Q and A with Jaega Wise: Singer, TV Presenter and Head Brewer at Wild Card

Jaega Wise tells us how she got the recipe of her award-winning DDH IPA singing!

Wild Card Brewery shone at the 2020 London Beer Competition. We speak to head brewer Jaega Wise about IPAs, Covid-19 and the city’s beer scene

Jaega Wise is a woman of many talents. Singer, TV and radio Presenter, engineering graduate, beer sommelier, and - most importantly for our purposes - among the most respected brewers in London. The 32-year-old has helped make Wild Card, a Walthamstow brewery founded in 2012, a big draw for the city’s beer-lovers.

This year has been a difficult one for everybody, but Wild Card has battled on, and there have been moments of triumph amidst the gloom. At this year’s London Beer Competition, Wild Card’s DDH IPA walked away with a Gold Medal, no mean feat given how popular a category that is. 

We caught up with her to find out about that, the ever-evolving London beer scene, and her favourite place for a beer in East London.

Winning a Gold Medal at the London Beer Competition must have brightened up a difficult year? 

“It's actually proved really super useful - both in terms of the kind of assessing yourself against others and in terms of, this is the stuff that investors really look for. To be able to say you're ‘award-winning’ is something that's attractive to investors. And then there’s feedback, especially feedback from people who know what they're talking about; that’s really valuable. When it comes to your own beers, you think it's great because it's your baby, but it's important to get that external feedback to kind of keep you on your toes.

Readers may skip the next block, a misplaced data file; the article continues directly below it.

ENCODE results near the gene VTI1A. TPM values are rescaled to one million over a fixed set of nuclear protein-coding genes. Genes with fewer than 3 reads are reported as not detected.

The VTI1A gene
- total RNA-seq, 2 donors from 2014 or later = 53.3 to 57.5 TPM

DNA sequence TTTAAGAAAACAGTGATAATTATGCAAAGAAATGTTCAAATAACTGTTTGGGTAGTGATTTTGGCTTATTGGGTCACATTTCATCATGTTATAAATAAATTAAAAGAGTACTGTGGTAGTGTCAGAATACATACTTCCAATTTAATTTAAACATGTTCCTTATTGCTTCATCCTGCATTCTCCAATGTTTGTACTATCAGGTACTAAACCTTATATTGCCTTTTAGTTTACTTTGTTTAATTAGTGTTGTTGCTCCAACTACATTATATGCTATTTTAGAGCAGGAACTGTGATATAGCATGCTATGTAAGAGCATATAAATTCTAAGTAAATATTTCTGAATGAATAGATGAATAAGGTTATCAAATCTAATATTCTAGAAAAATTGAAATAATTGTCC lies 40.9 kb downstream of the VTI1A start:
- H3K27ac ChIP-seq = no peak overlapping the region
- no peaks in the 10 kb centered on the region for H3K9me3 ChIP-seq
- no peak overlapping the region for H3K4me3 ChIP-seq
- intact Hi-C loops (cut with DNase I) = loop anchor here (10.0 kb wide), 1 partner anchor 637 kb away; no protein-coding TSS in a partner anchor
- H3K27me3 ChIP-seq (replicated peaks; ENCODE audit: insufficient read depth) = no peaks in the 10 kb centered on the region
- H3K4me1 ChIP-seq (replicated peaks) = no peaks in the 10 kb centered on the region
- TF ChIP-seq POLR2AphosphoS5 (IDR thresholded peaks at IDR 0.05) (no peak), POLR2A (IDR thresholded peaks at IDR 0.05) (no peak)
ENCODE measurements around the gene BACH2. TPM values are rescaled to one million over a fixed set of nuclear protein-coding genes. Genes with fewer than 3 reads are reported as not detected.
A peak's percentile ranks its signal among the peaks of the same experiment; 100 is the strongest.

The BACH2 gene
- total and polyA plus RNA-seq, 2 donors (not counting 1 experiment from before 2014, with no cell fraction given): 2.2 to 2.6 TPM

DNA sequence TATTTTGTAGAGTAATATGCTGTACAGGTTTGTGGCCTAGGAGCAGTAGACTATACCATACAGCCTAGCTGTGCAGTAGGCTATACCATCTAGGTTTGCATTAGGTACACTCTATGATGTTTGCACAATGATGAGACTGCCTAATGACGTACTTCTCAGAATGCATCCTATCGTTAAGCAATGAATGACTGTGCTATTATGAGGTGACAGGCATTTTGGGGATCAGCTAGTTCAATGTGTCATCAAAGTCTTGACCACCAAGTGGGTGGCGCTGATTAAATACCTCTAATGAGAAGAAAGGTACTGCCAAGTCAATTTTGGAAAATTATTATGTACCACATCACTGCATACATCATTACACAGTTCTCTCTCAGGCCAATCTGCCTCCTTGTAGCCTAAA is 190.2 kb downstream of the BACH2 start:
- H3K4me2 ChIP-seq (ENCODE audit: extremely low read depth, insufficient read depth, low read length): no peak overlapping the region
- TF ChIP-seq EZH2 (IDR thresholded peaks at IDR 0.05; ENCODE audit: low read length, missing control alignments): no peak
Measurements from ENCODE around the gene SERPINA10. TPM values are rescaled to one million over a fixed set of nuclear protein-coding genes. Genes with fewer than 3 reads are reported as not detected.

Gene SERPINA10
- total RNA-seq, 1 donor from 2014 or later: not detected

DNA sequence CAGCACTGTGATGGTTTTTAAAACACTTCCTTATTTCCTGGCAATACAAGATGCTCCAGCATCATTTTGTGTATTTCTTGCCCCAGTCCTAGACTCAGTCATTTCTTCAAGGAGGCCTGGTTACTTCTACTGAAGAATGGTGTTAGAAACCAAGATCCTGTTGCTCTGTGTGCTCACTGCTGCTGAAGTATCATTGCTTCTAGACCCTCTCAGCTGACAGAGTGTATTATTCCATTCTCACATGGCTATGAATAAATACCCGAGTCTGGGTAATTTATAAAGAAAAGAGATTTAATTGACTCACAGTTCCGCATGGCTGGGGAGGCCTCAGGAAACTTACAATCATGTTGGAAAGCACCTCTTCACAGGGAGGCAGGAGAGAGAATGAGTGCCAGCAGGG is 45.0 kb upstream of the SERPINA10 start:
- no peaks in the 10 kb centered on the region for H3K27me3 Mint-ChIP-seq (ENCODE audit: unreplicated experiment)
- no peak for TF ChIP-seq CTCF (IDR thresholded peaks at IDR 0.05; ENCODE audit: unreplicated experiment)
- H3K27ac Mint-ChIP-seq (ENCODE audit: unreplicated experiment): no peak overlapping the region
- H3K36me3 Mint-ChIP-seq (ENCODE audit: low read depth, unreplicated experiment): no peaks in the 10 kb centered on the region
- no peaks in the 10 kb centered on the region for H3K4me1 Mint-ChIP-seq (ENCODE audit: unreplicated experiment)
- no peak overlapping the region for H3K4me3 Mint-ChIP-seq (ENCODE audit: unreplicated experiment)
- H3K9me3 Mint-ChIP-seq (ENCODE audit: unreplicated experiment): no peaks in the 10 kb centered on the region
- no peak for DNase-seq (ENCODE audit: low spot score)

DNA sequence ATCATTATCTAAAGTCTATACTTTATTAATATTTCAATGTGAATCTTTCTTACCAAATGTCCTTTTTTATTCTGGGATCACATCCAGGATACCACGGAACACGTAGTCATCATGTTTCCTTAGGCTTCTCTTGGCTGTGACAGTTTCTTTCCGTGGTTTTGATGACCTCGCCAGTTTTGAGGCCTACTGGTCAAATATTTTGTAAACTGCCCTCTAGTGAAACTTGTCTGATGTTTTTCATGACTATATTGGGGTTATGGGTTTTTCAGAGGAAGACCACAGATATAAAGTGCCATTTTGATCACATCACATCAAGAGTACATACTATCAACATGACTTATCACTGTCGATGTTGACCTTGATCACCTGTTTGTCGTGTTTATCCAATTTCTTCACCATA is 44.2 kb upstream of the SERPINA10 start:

“It's been actually a really great year for us in terms of competitions because we won that one, and we won quite a few awards at Love Beer London and the SIBA digital competition. We try and enter the ones which we think are going to be really good.

And was it especially pleasing to win with an IPA?

“It's really competitive because London is known for its hazy, hoppy IPAs. There are lots of breweries doing that to a very high standard here. I'm always cautious about entering those categories because the competition is really high, so if you manage to win or get an award, you've done a good job. You've done well. So we were really pleased with that!”

Can you tell us a little bit about your award-winning beer, DDH IPA?

“It's taken a long, long, long time to really hone that recipe down and really get it singing. It’s made with Citra and Simcoe hops. The higher ABV beers can be extremely challenging in a way that's very different from kind of medium ABV beers.

“That’s because you're fighting a lot of stresses. So the yeast is not in its favorite place to be, with such a high ABV. You have to be able to produce beer without those heavy, higher alcohol flavors. If the yeast is unhappy in any way because it's already quite stressed out because it's higher ABV, it will let you know about it, and it's really easy to pump out off-flavors. It's a lot easier to make a 4% pale consistently well than it is to make a 7.5% hoppy. You're just dealing with a lot of factors like it has to smell good, it has to look good.”

How are things at Wild Card this year? A lot of breweries are suffering.